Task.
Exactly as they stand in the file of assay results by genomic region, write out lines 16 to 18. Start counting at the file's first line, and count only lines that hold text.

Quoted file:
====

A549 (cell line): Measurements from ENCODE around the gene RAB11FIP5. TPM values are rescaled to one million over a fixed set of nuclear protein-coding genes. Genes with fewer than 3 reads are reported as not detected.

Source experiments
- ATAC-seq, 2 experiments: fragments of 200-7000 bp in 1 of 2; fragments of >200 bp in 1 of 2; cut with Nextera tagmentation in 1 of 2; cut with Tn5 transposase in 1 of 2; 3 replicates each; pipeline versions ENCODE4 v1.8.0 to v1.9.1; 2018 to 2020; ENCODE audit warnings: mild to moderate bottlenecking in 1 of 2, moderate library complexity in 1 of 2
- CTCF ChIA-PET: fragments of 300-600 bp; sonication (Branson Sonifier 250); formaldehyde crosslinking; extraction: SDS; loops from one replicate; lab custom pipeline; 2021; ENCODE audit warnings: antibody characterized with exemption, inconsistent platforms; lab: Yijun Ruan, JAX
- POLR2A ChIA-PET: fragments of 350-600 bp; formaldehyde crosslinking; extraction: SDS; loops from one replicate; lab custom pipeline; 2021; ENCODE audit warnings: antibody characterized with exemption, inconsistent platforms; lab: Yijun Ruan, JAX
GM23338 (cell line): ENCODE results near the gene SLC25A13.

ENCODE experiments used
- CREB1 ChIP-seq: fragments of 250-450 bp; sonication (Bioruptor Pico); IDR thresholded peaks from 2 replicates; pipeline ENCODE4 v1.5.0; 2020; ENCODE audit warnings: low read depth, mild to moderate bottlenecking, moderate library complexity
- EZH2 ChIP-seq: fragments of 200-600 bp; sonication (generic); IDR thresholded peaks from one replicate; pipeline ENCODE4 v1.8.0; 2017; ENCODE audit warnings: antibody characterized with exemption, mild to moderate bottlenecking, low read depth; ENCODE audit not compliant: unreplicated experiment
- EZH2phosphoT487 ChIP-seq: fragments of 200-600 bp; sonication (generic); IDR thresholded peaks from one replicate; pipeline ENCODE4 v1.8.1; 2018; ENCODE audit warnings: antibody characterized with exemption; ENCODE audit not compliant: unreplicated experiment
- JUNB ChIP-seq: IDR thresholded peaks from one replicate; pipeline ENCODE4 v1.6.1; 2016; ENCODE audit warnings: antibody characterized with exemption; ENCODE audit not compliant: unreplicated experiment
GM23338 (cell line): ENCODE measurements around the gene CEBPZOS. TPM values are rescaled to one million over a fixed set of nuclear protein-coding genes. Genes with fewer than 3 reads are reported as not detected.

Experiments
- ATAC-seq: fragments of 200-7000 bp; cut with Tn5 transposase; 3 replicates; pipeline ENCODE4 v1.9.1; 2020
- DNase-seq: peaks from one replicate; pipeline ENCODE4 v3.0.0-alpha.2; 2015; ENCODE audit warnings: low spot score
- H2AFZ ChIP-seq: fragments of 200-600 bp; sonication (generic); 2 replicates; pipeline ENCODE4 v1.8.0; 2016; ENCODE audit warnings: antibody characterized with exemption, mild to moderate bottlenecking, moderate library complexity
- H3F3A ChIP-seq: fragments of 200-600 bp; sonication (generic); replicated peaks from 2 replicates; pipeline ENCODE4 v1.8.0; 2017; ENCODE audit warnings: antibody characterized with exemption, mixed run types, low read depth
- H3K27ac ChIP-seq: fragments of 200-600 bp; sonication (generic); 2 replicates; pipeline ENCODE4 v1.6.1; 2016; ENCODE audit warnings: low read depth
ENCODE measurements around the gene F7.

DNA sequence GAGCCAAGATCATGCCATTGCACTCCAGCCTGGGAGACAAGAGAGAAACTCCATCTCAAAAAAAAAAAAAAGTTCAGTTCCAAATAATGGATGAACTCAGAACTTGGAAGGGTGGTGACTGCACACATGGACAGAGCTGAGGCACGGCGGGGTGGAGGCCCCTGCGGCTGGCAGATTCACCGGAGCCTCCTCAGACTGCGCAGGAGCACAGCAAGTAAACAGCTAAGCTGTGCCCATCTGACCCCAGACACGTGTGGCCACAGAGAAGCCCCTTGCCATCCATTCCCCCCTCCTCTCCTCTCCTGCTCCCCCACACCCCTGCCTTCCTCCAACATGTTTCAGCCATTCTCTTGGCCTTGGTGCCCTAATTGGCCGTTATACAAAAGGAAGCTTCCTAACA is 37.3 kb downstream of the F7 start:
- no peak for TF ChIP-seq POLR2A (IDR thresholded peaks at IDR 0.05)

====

- H2AFZ ChIP-seq: fragments of 200-600 bp; sonication (generic); 2 replicates; pipeline ENCODE4 v1.8.0; 2016; ENCODE audit warnings: antibody characterized with exemption, mild to moderate bottlenecking, moderate library complexity
- H3F3A ChIP-seq: fragments of 200-600 bp; sonication (generic); replicated peaks from 2 replicates; pipeline ENCODE4 v1.8.0; 2017; ENCODE audit warnings: antibody characterized with exemption, mixed run types, low read depth
- H3K27ac ChIP-seq: fragments of 200-600 bp; sonication (generic); 2 replicates; pipeline ENCODE4 v1.6.1; 2016; ENCODE audit warnings: low read depth